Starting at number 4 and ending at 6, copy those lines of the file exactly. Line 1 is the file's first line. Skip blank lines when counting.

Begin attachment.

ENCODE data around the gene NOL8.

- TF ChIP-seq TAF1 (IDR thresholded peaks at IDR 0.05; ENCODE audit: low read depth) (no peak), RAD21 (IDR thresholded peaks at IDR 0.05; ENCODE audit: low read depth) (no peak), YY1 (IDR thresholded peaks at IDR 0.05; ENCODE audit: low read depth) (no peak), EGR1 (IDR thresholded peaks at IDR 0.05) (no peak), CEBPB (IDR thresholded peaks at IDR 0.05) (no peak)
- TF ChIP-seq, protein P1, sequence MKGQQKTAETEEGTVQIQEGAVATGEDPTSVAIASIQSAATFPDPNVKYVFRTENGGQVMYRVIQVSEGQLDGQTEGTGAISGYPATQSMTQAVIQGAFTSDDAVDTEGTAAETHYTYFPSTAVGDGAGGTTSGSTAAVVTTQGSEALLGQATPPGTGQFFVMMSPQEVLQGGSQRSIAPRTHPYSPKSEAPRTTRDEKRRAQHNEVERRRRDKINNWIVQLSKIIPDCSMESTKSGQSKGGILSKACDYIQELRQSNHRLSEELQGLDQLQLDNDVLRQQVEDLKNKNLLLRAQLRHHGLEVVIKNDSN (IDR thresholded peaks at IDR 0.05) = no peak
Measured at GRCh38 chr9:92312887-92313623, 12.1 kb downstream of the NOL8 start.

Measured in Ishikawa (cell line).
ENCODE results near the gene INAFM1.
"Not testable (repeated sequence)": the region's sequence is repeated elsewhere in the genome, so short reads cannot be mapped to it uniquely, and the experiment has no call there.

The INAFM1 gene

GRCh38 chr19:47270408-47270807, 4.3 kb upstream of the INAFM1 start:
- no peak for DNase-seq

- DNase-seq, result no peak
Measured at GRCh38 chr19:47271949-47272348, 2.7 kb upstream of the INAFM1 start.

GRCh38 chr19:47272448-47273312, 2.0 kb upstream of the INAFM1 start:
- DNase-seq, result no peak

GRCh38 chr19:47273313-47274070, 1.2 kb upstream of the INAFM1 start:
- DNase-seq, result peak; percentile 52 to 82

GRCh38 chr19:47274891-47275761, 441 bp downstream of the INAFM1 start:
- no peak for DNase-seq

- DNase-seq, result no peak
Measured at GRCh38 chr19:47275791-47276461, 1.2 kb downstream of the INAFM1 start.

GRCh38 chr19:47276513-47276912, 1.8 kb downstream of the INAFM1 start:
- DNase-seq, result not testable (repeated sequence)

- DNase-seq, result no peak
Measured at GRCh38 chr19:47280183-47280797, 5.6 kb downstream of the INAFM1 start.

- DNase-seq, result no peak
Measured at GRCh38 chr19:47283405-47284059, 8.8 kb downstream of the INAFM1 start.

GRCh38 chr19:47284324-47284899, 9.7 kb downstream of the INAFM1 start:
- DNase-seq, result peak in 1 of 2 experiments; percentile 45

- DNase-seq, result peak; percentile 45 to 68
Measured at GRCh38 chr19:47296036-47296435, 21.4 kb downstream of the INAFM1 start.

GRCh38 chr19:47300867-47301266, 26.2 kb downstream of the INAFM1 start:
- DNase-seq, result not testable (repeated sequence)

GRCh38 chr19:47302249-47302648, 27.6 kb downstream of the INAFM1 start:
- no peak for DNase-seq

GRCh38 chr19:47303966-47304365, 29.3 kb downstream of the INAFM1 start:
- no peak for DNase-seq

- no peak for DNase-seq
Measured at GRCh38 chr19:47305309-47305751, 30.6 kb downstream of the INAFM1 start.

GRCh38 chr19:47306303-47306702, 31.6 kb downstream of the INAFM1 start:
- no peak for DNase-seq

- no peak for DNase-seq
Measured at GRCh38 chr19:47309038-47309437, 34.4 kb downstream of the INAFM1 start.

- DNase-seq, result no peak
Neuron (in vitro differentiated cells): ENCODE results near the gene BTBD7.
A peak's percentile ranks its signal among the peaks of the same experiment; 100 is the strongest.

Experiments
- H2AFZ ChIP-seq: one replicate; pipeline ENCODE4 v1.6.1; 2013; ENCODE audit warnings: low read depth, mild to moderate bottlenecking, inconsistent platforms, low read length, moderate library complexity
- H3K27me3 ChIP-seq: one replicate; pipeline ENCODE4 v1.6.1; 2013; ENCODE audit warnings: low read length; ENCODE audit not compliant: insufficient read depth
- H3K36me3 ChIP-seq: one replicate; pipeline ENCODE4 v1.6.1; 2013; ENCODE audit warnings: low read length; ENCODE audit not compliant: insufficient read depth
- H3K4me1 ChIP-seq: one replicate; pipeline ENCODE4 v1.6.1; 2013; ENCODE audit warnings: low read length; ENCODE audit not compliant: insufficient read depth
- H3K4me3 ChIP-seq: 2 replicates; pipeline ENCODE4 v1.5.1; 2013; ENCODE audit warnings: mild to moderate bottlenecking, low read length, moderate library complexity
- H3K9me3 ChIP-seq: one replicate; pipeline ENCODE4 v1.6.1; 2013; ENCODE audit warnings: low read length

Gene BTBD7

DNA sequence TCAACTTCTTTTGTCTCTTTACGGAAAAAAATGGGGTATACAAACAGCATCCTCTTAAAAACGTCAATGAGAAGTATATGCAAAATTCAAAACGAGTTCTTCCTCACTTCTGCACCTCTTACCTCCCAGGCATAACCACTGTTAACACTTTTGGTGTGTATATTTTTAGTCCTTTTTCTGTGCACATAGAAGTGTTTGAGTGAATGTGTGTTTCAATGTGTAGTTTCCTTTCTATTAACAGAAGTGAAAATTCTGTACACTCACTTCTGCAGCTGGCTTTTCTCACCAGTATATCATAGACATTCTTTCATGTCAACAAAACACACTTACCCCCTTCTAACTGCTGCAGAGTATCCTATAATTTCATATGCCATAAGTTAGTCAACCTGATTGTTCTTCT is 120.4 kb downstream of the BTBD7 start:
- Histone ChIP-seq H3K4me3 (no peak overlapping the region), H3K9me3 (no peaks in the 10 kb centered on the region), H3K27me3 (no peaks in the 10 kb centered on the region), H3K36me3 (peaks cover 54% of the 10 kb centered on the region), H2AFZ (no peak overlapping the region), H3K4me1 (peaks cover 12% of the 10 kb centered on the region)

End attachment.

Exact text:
Measured at GRCh38 chr9:92312887-92313623, 12.1 kb downstream of the NOL8 start.

Measured in Ishikawa (cell line).
ENCODE results near the gene INAFM1.